When the PlayStation 4 launched in North America on November 15th, 2013, Lead Architect Mark Cerny played an integral role in creating a brand new IP to coincide with Sony’s eighth generation console release. This exclusive launch title was Knack, a platforming beat ’em up game that received mixed reviews and was harshly criticized by several notable media outlets.
With the release of Knack 2, SIE Japan Studio has succeeded in making a better game than its predecessor with improved combat and creative platforming to keep players fully engaged from start to finish. Here are a few more reasons why this sequel might be worth looking into further.
Knack 2 takes place over the course of a year after the events of the first game. Shortly after witnessing the destruction of a city, Knack joins forces with Lucas, Ryder and a young female monk named Ava to find and stop these new adversaries once and for all. Players will encounter evil robots and ancient goblins throughout the 10-11 hour campaign. There are a total of 100 treasure chests to find in the campaign along with hidden gadgets and crystal relics. Lastly, there’s also a cool option to complete the adventure alone or with a friend through local cooperative play in one of four different difficulty settings.
The overall narrative structure of Knack 2 is coherent for the most part but may be hard for someone to follow if they aren’t paying attention. This 15 chapter adventure expands across various destinations and the plot constantly shifts around to highlight moments before and after the city is destroyed. Lucas and Ryder serve the primary function of offering puzzle solving tips to Knack while Ava often aids in giving our hero new fighting abilities from time to time. While the story might not be the strongest aspect of the game, it does succeed in giving players plenty of intriguing content to sink their teeth into.
Graphically, Knack 2 is pretty much on par with the first game but offers slightly more in terms of resolution and frame rate options for PS4 Pro owners. The high definition mode is designed to support 4K TVs while the frame rate mode manages to render the game at 1080p with a stable 60fps. Cutscenes remain fairly consistent in look and tone when transitioning to gameplay. While the presentation isn’t a native 4K experience, the general art style is eye-catching and will keep your undivided attention.
The two standout features that really define the overall Knack 2 gameplay experience lie solely within the refined combat system and classic platforming aesthetics. Knack now has the ability to use more than 20 different moves ranging from brutal multi-punch attacks and body slams to flying kicks and highly concentrated power punches. On the platforming side of things, Knack can alter his size from big to small under various circumstances to navigate through obstacles and complete puzzles. Stealth Knack also returns along with other variations of his form depending on each scenario. All of these dynamics combined together easily makes this a fascinating journey worth exploring.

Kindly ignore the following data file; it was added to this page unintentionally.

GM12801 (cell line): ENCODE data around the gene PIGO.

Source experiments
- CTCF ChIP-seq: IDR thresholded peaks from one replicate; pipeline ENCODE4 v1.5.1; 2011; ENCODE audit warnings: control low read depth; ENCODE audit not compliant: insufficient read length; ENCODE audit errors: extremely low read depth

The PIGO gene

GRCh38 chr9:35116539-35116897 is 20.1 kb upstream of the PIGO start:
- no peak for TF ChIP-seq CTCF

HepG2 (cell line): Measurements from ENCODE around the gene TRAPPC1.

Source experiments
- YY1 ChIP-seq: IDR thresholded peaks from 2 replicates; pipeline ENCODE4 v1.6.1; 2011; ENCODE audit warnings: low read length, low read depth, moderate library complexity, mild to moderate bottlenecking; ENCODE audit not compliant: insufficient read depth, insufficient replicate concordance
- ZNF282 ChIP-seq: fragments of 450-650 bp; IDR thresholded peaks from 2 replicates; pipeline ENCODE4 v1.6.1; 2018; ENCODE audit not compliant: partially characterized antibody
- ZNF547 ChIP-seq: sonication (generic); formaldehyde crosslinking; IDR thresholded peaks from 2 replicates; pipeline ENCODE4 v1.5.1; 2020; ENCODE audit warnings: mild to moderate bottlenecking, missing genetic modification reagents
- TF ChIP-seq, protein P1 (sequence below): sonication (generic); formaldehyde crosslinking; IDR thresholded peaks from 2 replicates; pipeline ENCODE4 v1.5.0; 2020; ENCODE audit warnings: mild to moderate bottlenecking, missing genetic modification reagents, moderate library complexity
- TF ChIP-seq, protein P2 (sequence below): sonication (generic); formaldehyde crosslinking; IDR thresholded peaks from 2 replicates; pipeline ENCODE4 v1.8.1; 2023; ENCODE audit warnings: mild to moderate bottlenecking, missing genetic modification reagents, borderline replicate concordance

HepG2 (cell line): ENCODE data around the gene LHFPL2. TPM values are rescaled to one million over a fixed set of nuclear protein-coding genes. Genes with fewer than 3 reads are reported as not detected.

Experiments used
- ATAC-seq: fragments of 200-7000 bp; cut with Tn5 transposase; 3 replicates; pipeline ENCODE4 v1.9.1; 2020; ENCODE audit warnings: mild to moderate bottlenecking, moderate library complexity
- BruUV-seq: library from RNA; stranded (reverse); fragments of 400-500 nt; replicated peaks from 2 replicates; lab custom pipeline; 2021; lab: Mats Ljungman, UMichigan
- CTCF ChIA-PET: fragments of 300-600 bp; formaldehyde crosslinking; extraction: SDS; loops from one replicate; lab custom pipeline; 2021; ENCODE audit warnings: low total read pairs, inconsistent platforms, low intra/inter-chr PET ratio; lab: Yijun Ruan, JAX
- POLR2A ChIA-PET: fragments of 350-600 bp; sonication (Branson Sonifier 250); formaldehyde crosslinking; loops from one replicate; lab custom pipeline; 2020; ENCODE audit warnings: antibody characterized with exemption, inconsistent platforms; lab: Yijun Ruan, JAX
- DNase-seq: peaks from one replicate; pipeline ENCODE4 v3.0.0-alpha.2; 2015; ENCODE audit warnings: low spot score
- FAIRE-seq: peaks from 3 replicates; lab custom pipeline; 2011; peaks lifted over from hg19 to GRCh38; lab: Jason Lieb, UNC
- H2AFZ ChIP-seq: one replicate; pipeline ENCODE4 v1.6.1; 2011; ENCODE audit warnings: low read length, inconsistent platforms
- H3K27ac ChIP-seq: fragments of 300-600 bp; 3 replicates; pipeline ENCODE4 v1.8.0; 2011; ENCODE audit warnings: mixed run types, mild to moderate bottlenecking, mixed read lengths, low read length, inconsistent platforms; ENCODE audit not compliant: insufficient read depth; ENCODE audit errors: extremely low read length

With so many positives already said about Knack 2, there are at least two key criticisms that I have about this game. The first one comes directly from the repetitive nature of enemy encounters from start to finish. While there is a shift in enemy types from goblins to robots, the formulaic approach to solving a puzzle only to enter a new area filled with more enemies to dispose of gets tiresome after awhile. I understand that this is a beat em’ up and these encounters have to happen, but perhaps it feels too repetitive because of the extended length of the game.
The other issue I have lies within the main protagonist. While Knack has a good demeanor towards helping people and his constant shape-shifting abilities are cool, the overall character seems to be lacking a little personality. He comes off as a loyal pet the way he takes orders from Lucas and the others and often he is always the one doing all of the work. There’s obviously nothing wrong with this approach to character development or lack thereof but I do think if he was tweaked further than he could be another Sony mascot character next to Aloy, Kratos, and Nathan Drake.
Despite my personal gripes with the game, Knack 2 is still a great title that’s perfect for both kids and adults alike. The meaty campaign, satisfying combat, platforming, and clever puzzles really succeeds in making the overall package compelling. If you avoided the first game, then you definitely should check out this sequel. You may discover that you’ll be just as pleasantly surprised with the combat and platforming as I was.
This review was based on a digital review copy of Knack 2 for the PlayStation 4 provided by Sony Interactive Entertainment.